As with any trip into the Sierra Nevada, it's possible (though unlikely) while visiting Yosemite that you could be exposed to a variety of vector-borne diseases. Here are some general tips to reduce your risk:
Hantavirus Pulmonary Syndrome
Hantavirus Pulmonary Syndrome (HPS) is a severe, sometimes fatal, respiratory disease in humans caused by infection with a hantavirus. California Department of Public Health and Centers for Disease Control and Prevention websites contain important information that can help you recognize and and reduce your risk of contracting of Hauntavirus.
Plague is a highly infectious bacterial disease primarily affecting rodents. Humans and other animals can get plague if they visit or live in areas where wild rodents are sick or dying from plague. Plague has been identified throughout the Sierra Nevada including Yosemite National Park. Wild rodents (including squirrels and chipmunks) are the principal source of plague in California. California Department of Public Health and Centers for Disease Control and Prevention websites contain important information that can help you recognize and and reduce your risk of contracting of plague.
West Nile Virus
West Nile virus (WNV) is a potentially serious illness. Experts believe WNV is established as a seasonal epidemic in North America that flares up in the summer and continues into the fall. Most often, WNV is spread by the bite of an infected mosquito. Mosquitoes become infected when they feed on infected birds. Infected mosquitoes can then spread WNV to humans and other animals when they bite. California Department of Public Health and Centers for Disease Control and Prevention websites contain important information that can help you recognize and reduce your risk of contracting West Nile virus.
Tick-Borne Relapsing Fever
Tick-borne relapsing fever (TBRF) is a rare but serious illness in people caused by bacteria that are carried by soft ticks. TBRF typically causes flu-like symptoms that disappear quickly after a few days. This is followed by a return (or relapse) of symptoms a few days later. This cycle can repeat for weeks if not treated. Soft ticks look and behave differently than the hard ticks ("dog ticks" or "deer ticks," for example) commonly found while hiking in many parts of California. Soft ticks aren't found along hiking trails but typically live in dark, cool places such as rodent nests, and shaded wood piles outside of buildings. Soft ticks are found mainly in forested foothill and mountain regions above 3,000 feet, including Yosemite National Park. Those who get sick with TBRF are usually infected while visiting mountain areas and staying in cabins or buildings that are infested with rodents and soft ticks. People can protect themselves from TBRF by keeping rodents out of buildings. The California Department of Public Health and Centers for Disease Control and Prevention websites contain important information about tick-borne relapsing fever. If you are diagnosed as having relapsing fever, and you believe you contracted it in Yosemite, have your doctor contact the park's environmental health officer/public health consultant at 209/379-1209.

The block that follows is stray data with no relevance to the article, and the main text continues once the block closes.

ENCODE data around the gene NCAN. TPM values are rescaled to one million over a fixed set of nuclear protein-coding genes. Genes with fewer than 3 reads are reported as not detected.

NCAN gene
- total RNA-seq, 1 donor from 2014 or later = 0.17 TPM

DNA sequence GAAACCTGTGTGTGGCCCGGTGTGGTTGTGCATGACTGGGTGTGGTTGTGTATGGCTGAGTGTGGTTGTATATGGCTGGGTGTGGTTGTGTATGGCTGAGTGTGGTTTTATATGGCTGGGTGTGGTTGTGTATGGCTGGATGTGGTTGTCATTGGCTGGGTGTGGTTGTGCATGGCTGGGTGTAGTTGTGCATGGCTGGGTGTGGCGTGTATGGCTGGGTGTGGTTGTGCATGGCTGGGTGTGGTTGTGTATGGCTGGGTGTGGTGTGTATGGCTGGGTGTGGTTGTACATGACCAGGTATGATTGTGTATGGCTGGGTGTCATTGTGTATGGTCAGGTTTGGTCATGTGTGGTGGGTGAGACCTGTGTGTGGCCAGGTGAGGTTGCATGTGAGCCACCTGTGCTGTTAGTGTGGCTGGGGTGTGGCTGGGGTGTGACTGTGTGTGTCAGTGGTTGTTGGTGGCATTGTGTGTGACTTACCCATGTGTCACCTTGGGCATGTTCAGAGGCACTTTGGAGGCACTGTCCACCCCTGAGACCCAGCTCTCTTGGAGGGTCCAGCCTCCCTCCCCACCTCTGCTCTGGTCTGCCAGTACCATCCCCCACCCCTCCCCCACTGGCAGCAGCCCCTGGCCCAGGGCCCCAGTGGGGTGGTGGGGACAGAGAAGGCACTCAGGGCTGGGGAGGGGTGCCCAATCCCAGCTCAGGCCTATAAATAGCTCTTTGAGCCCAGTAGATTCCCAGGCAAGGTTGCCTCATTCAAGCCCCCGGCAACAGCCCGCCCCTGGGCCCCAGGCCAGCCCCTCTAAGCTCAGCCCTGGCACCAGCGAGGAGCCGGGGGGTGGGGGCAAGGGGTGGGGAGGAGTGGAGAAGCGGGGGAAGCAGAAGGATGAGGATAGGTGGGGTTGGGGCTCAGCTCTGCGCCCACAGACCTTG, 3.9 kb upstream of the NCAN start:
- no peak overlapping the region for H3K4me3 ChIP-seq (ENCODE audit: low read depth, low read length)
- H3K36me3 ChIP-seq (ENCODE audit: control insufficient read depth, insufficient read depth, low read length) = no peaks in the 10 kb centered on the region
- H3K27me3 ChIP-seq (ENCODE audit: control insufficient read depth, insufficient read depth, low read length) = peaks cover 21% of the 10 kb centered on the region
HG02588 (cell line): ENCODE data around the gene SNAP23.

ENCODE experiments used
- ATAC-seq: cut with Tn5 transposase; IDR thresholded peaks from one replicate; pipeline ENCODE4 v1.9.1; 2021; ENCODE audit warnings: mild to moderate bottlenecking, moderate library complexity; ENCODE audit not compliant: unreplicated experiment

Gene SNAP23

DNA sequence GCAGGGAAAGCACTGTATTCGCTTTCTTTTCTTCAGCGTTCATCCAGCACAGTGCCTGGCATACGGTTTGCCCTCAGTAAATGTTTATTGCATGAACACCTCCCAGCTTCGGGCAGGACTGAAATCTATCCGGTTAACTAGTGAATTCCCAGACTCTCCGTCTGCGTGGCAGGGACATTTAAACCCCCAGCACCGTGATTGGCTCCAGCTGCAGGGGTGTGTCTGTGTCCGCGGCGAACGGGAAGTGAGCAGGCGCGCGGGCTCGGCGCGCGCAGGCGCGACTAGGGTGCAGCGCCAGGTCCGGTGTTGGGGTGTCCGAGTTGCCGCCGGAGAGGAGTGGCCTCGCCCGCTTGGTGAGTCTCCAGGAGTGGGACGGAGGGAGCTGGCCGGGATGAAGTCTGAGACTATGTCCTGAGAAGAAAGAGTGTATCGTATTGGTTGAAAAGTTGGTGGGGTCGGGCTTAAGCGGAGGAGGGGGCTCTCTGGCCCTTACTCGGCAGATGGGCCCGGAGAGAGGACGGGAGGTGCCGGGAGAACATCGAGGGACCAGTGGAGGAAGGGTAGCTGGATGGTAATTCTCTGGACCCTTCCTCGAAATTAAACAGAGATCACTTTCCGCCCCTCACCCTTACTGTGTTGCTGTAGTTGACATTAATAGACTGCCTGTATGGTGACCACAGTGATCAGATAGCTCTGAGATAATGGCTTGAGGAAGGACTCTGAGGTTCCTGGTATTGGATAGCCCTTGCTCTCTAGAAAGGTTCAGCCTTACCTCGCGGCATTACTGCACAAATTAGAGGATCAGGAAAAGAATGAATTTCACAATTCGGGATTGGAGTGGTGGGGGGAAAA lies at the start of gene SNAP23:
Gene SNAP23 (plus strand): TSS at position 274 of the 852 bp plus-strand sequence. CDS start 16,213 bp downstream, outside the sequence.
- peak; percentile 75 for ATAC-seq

If you are bitten by a tick, and later experience flu-like symptoms, contact your doctor and mention you had a tick bite. The California Department of Public Health and Centers for Disease Control and Prevention websites contain important information about Lyme disease. If you are diagnosed as having Lyme disease, and you believe you got it in Yosemite, have your doctor contact the park sanitarian at 209/379-1209.
Rabies is a viral disease that affects the central nervous system. The virus is usually passed to humans via the bite of a rabid animal. Occasionally, rabies can be transmitted if the saliva of an infected animal gets into a fresh scratch, break in the skin, or contact with mucous membranes (eyes, mouth, nose). Throughout California, most cases of rabies occur in skunks and bats.
Always enjoy wild animals from a distance and do not do not handle, feed, or attract wild animals. Yosemite has an ecologically rich population of bats. If you see a bat that is behaving erratically, is unafraid of humans, or is lying on the ground, it may be sick. It is important not to touch or approach bats closely.